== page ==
I have coded a DSGE model with several real frictions and government distortionary taxation. I have introduced volatility shocks in the government sector and I get totally different results depending on whether I change the order of the shocks in the VAREXO section w.r.t the volatility shocks in the government instruments! It is very strange and I don’t understand why. The level shocks remain the same but the volatility ones change. Someone, please, can tell me why is this happening?
You need to be more precise what exactly you are doing. What is the statistic you are looking at that changes? And what exactly is it that you change?
Sorry, my mistake. I forgot to say that I was talking about the IRF´s when considering the volatility shocks. For instance, the following ordering in the VAREXO section for these four shocks: e_a, e_s_a, e_g, e_s_g, provides totally different IRF´s (ONLY for the volatility ones) as this ordering: e_s_a, e_a, e_s_g, e_g. Where the letter “s” stands for the volatility shocks and “a” for TFP shock and “g” for government consumption.
Are your shocks correlated?
No, this is the issue, for that reason I don’t understand why. It is true that the IRFs for the volatility shocks are odd (the reason is well explained by you in other posts) but the thing is that with a particular ordering you get negative responses for output, consumption… to a volatility shock (the correct answer) but with another ordering, dynare gives me positive responses for output, consumption… for the same volatility shock…
Moreover, I have introduced volatility shocks to some old codes that I have and the pattern is the same. The ordering in the VAREXO section matters for the IRFs but only for the responses to the volatility shocks, the level shocks don’t change.
Please provide me with the files.
This is the file of a RBC with capital utilization, trend on TFP and volatility shock. At least, in my computer, when I change the ordering of the 3 shocks that I have, the IRFs for the volatility shock change.
- I am not sure you are doing proper fiscal policy volatility shocks. The shock you have is not mean preserving as it has a an effect at second order. Essentially you are relying on log-normality to change the mean.
- Your problem is that you are using GIRFs that are very sensitive to the particular shocks drawn and therefore require many replications. When increasing
to 5000 the responses become consistent regardless of ordering.
Thanks a lot for your response Johannes. I really appreciate it. The code RBC.mod is not for fiscal policy, it was one of my old codes with only SV to the technology process. The problem now is that applying your solution and putting replic=5000, I get positive responses to the SV shock when I should get negative ones.
Why should you be getting negative ones?
In the paper of Fernandez-Villaverde et. al (Fiscal Volatility Shocks and Economic Activity) or in your paper (Policy Risk and the Business Cycle), you show that an increase in uncertainty in the fiscal instruments has negative effects on output and consumption among other variables. In the case of my fiscal policy DSGE (please find attached), I get positive responses…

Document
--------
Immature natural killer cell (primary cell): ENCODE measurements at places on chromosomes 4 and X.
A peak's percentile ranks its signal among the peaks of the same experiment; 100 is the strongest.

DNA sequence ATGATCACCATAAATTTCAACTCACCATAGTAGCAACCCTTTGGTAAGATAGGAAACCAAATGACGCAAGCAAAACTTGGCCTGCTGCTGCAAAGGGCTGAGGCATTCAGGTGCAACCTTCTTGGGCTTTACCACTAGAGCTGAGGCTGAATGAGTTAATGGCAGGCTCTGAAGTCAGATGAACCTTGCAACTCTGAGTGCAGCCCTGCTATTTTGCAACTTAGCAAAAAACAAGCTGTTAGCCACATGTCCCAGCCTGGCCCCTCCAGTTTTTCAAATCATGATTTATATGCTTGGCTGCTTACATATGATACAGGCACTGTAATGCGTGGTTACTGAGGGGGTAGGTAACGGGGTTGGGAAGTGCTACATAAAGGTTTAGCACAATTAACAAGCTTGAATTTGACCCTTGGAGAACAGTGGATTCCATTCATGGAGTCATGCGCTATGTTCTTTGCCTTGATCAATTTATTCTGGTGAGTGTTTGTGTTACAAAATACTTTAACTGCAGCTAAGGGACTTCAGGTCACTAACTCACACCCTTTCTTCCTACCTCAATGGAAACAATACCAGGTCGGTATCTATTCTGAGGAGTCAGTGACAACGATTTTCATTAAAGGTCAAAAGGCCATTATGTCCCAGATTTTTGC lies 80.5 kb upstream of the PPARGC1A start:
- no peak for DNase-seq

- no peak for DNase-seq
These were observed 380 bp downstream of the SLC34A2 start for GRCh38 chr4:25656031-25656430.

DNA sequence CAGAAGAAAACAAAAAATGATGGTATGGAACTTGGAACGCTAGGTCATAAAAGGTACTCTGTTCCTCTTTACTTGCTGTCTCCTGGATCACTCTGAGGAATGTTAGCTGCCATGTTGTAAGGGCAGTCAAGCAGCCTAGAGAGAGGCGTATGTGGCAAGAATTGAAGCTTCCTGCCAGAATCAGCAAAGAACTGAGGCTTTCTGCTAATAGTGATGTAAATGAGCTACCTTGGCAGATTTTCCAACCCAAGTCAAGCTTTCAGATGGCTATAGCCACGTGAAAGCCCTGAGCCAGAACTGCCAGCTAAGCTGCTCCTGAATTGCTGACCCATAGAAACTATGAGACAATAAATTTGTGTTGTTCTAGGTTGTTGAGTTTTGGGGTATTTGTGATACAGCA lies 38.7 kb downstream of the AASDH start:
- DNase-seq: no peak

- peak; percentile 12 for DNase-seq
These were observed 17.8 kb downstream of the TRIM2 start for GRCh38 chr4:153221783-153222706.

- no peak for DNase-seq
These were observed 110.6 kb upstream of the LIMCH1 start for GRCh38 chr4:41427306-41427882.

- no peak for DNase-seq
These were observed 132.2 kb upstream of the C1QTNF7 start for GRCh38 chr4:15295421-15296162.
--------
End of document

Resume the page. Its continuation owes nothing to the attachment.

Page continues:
If you read the papers carefully, you will see that
i) the contractionary effect of uncertainty relies on the presence of sticky prices and wages. In RBC models like yours uncertainty is generally expansionary (unless capital adjustment costs are really large). This has been pointed out by Basu/Bundick.
ii) that you require a third order approximation for uncertainty shocks. As your model exhibits effects at second order, you cannot be studying the same type of shocks. Rather, you must have a mean effect on the level (maybe coming from e.g. a log-normal distribution that should not be there). Depending on the direction of this mean effect, you will also see a positive output response.
Thank you very much for your response. You are right with the first point. For the second point, I have to mention that I have also run the code for order=3 with the same identical results in terms of SV shock. What do you suggest to me in order to fix the problem when you say: “The shock you have is not mean preserving as it has a an effect at second order. Essentially you are relying on log-normality to change the mean.”
That is not comforting. At order=2 there should be no effect at all, only at order=3. What you should do is start with your small model and specify the shocks as in Basu/Bundick:
where a is the level of the variable. That way you avoid any Jensen’s Inequality effect coming from log-normal distributions.
Thanks a lot for the advise. Regarding the order=2 or order=3, it is true that I get the same IRF’s in both simulations. I am going to follow your advise and start adding the SV shock as you proposed to me and see what happens.